United States District Court, E.D. Pennsylvania
JAN E. DuBOIS, District Judge.
AND NOW, this 13th day of March, 2015, upon consideration of the Petition Under 28 U.S.C. § 2254 for Writ of Habeas Corpus by a Person in State Custody filed by pro se petitioner, Samuel Dupriest, the record in this case, the Report and Recommendation of United States Magistrate Judge Carol Sandra Moore Wells dated February 19, 2015, and Objection to Report and Recommendation, IT IS ORDERED as follows:
1. The Report and Recommendation of United States Magistrate Judge Carol Sandra Moore Wells dated February 19, 2015, is APPROVED and ADOPTED;
2. The Objection to Report and Recommendation is OVERRULED. The Objection challenges the first reason given by the Pennsylvania Board of Probation and Parole ("Parole Board") for denying parole - the fact that petitioner's prior parole supervisory history was unsatisfactory. Pro se petitioner argues in the Objection that the first reason given by the Parole Board for denying parole, the only reason relied upon by the Magistrate Judge in his Report and Recommendation, violated substantive due process because it is arbitrary and unsupported by documentation of poor prior parole supervision. That argument is rejected. To the contrary, the record before the Parole Board reflects that pro se petitioner violated his parole by committing another crime - attempted possession with intent to distribute of 500 grams or more of cocaine - on May 4, 2007, less than one year before his maximum sentence expiration date. Pro se petitioner pled guilty to that charge on December 8, 2008. That conviction supports the decision of the Parole Board to deny parole as it provides ample evidence that pro se petitioner's parole supervisory history was unsatisfactory;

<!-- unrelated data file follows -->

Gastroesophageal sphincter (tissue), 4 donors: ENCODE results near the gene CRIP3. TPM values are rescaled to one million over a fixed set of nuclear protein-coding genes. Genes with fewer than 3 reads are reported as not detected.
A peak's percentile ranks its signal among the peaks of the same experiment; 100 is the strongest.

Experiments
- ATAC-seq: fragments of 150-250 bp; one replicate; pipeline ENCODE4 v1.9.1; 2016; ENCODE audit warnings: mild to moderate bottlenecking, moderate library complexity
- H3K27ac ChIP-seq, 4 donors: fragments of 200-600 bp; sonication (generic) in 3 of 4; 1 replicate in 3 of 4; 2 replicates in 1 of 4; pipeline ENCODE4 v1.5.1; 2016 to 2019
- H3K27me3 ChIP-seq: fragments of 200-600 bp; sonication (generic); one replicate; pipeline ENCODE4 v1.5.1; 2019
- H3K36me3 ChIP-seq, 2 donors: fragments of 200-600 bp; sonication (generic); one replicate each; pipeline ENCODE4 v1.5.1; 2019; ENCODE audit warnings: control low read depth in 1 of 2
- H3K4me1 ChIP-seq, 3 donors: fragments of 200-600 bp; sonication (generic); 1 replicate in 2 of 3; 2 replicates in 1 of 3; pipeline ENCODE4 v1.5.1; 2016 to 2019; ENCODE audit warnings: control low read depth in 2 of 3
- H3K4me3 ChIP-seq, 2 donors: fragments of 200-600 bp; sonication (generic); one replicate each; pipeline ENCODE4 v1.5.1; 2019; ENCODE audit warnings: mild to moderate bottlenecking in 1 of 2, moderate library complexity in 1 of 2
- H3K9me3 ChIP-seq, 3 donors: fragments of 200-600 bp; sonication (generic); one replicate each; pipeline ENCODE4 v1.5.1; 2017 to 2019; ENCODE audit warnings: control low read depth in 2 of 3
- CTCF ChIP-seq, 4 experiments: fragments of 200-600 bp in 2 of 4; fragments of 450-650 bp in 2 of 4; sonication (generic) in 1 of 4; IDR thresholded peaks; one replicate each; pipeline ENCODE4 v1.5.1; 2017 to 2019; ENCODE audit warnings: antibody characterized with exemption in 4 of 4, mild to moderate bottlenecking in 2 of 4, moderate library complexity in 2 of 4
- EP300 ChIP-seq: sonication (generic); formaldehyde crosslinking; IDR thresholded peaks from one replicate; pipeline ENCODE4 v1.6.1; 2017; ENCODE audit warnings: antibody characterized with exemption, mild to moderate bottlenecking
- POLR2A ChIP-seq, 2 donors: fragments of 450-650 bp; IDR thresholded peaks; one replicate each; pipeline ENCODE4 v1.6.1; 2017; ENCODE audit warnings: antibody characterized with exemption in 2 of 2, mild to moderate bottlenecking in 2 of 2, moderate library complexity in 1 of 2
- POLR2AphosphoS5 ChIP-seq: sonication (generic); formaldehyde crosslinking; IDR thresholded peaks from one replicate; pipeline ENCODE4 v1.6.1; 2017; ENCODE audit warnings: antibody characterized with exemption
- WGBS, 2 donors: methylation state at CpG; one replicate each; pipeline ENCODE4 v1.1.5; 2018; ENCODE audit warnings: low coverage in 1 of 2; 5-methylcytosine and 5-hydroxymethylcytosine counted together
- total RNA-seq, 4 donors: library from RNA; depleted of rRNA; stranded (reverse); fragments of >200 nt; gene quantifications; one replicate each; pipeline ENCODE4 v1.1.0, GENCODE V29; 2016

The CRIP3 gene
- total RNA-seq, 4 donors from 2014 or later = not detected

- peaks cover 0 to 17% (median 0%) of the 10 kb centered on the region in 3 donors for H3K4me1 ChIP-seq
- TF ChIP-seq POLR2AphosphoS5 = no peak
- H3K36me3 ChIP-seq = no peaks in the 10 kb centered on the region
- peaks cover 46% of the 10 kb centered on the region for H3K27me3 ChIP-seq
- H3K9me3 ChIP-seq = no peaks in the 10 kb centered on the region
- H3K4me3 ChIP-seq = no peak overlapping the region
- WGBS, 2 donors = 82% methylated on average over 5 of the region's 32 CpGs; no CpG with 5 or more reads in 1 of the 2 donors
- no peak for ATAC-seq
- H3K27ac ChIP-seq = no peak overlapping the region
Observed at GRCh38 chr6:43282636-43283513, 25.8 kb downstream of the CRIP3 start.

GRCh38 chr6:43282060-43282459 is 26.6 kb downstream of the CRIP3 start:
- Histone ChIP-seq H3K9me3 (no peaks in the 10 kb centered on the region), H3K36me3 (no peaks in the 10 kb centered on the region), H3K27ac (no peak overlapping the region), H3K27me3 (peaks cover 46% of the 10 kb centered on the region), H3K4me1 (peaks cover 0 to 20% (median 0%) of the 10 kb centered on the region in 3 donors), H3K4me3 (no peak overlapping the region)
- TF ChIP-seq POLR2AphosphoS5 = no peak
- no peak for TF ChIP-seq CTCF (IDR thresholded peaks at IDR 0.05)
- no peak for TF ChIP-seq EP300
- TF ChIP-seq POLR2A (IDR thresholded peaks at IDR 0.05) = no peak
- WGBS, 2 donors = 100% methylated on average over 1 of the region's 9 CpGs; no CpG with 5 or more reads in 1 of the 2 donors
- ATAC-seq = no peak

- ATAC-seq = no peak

3. Petition Under 28 U.S.C. § 2254 for Writ of Habeas Corpus by a Person in State Custody filed by pro se petitioner, Samuel Dupriest, is DENIED without an evidentiary hearing; and,
4. A certificate of appealability will not issue because reasonable jurists would not debate this Court's decision that the petition does not state a valid claim of the denial of a constitutional right. See 28 U.S.C. § ...